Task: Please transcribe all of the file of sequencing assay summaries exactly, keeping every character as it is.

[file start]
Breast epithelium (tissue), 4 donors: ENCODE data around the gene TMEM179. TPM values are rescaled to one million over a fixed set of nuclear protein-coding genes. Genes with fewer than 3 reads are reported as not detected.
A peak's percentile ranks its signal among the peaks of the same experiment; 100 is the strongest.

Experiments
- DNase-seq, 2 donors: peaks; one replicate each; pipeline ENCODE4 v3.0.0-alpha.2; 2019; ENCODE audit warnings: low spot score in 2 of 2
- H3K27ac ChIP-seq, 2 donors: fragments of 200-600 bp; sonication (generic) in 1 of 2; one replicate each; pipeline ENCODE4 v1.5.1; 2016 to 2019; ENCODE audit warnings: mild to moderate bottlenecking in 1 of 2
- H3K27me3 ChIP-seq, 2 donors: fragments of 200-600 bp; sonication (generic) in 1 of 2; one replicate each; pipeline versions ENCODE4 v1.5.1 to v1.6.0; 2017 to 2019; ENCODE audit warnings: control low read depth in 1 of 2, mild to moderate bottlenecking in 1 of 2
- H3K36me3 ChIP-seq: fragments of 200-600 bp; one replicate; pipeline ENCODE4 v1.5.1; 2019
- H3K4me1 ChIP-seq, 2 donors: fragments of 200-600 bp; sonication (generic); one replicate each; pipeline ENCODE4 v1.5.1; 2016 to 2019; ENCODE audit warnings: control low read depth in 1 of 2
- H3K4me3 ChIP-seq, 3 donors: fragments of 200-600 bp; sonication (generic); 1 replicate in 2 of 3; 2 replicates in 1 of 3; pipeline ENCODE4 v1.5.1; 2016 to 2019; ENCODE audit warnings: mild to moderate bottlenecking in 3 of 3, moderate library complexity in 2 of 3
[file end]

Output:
Breast epithelium (tissue), 4 donors: ENCODE data around the gene TMEM179. TPM values are rescaled to one million over a fixed set of nuclear protein-coding genes. Genes with fewer than 3 reads are reported as not detected.
A peak's percentile ranks its signal among the peaks of the same experiment; 100 is the strongest.

Experiments
- DNase-seq, 2 donors: peaks; one replicate each; pipeline ENCODE4 v3.0.0-alpha.2; 2019; ENCODE audit warnings: low spot score in 2 of 2
- H3K27ac ChIP-seq, 2 donors: fragments of 200-600 bp; sonication (generic) in 1 of 2; one replicate each; pipeline ENCODE4 v1.5.1; 2016 to 2019; ENCODE audit warnings: mild to moderate bottlenecking in 1 of 2
- H3K27me3 ChIP-seq, 2 donors: fragments of 200-600 bp; sonication (generic) in 1 of 2; one replicate each; pipeline versions ENCODE4 v1.5.1 to v1.6.0; 2017 to 2019; ENCODE audit warnings: control low read depth in 1 of 2, mild to moderate bottlenecking in 1 of 2
- H3K36me3 ChIP-seq: fragments of 200-600 bp; one replicate; pipeline ENCODE4 v1.5.1; 2019
- H3K4me1 ChIP-seq, 2 donors: fragments of 200-600 bp; sonication (generic); one replicate each; pipeline ENCODE4 v1.5.1; 2016 to 2019; ENCODE audit warnings: control low read depth in 1 of 2
- H3K4me3 ChIP-seq, 3 donors: fragments of 200-600 bp; sonication (generic); 1 replicate in 2 of 3; 2 replicates in 1 of 3; pipeline ENCODE4 v1.5.1; 2016 to 2019; ENCODE audit warnings: mild to moderate bottlenecking in 3 of 3, moderate library complexity in 2 of 3